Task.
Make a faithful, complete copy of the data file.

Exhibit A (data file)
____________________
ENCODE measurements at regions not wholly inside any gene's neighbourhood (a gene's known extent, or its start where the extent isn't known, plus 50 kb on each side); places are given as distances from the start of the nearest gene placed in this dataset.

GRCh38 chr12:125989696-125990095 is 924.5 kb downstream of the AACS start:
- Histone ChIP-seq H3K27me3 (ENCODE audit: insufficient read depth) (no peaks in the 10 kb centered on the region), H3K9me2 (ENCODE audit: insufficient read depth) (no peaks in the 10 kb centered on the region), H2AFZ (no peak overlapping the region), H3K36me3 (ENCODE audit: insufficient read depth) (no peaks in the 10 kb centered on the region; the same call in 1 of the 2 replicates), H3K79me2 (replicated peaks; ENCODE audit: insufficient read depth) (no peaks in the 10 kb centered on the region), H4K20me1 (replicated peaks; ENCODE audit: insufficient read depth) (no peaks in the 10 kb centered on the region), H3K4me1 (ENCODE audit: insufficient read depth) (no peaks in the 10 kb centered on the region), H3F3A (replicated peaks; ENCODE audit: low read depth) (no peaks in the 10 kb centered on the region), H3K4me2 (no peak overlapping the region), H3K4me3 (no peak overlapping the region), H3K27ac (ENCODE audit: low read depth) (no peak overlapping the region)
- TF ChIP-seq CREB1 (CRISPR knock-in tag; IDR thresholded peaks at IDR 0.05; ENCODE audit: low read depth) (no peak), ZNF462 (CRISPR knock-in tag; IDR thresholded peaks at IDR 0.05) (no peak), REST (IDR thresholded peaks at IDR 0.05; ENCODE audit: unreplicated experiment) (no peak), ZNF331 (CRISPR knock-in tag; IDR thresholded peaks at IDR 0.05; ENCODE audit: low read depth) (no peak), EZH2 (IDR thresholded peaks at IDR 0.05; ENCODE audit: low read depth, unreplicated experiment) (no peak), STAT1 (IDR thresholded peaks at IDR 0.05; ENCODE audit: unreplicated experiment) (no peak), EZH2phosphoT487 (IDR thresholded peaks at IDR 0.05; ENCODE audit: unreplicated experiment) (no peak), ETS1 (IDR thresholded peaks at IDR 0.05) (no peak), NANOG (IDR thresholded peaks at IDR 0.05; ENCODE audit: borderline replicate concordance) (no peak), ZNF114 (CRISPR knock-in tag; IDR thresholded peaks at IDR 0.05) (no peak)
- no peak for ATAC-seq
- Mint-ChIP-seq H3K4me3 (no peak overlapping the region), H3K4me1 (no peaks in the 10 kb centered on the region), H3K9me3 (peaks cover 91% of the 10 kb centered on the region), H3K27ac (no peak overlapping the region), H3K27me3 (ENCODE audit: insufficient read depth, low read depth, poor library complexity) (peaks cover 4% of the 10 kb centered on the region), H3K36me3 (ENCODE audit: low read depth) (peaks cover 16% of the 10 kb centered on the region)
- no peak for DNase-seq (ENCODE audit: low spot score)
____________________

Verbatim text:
ENCODE measurements at regions not wholly inside any gene's neighbourhood (a gene's known extent, or its start where the extent isn't known, plus 50 kb on each side); places are given as distances from the start of the nearest gene placed in this dataset.

GRCh38 chr12:125989696-125990095 is 924.5 kb downstream of the AACS start:
- Histone ChIP-seq H3K27me3 (ENCODE audit: insufficient read depth) (no peaks in the 10 kb centered on the region), H3K9me2 (ENCODE audit: insufficient read depth) (no peaks in the 10 kb centered on the region), H2AFZ (no peak overlapping the region), H3K36me3 (ENCODE audit: insufficient read depth) (no peaks in the 10 kb centered on the region; the same call in 1 of the 2 replicates), H3K79me2 (replicated peaks; ENCODE audit: insufficient read depth) (no peaks in the 10 kb centered on the region), H4K20me1 (replicated peaks; ENCODE audit: insufficient read depth) (no peaks in the 10 kb centered on the region), H3K4me1 (ENCODE audit: insufficient read depth) (no peaks in the 10 kb centered on the region), H3F3A (replicated peaks; ENCODE audit: low read depth) (no peaks in the 10 kb centered on the region), H3K4me2 (no peak overlapping the region), H3K4me3 (no peak overlapping the region), H3K27ac (ENCODE audit: low read depth) (no peak overlapping the region)
- TF ChIP-seq CREB1 (CRISPR knock-in tag; IDR thresholded peaks at IDR 0.05; ENCODE audit: low read depth) (no peak), ZNF462 (CRISPR knock-in tag; IDR thresholded peaks at IDR 0.05) (no peak), REST (IDR thresholded peaks at IDR 0.05; ENCODE audit: unreplicated experiment) (no peak), ZNF331 (CRISPR knock-in tag; IDR thresholded peaks at IDR 0.05; ENCODE audit: low read depth) (no peak), EZH2 (IDR thresholded peaks at IDR 0.05; ENCODE audit: low read depth, unreplicated experiment) (no peak), STAT1 (IDR thresholded peaks at IDR 0.05; ENCODE audit: unreplicated experiment) (no peak), EZH2phosphoT487 (IDR thresholded peaks at IDR 0.05; ENCODE audit: unreplicated experiment) (no peak), ETS1 (IDR thresholded peaks at IDR 0.05) (no peak), NANOG (IDR thresholded peaks at IDR 0.05; ENCODE audit: borderline replicate concordance) (no peak), ZNF114 (CRISPR knock-in tag; IDR thresholded peaks at IDR 0.05) (no peak)
- no peak for ATAC-seq
- Mint-ChIP-seq H3K4me3 (no peak overlapping the region), H3K4me1 (no peaks in the 10 kb centered on the region), H3K9me3 (peaks cover 91% of the 10 kb centered on the region), H3K27ac (no peak overlapping the region), H3K27me3 (ENCODE audit: insufficient read depth, low read depth, poor library complexity) (peaks cover 4% of the 10 kb centered on the region), H3K36me3 (ENCODE audit: low read depth) (peaks cover 16% of the 10 kb centered on the region)
- no peak for DNase-seq (ENCODE audit: low spot score)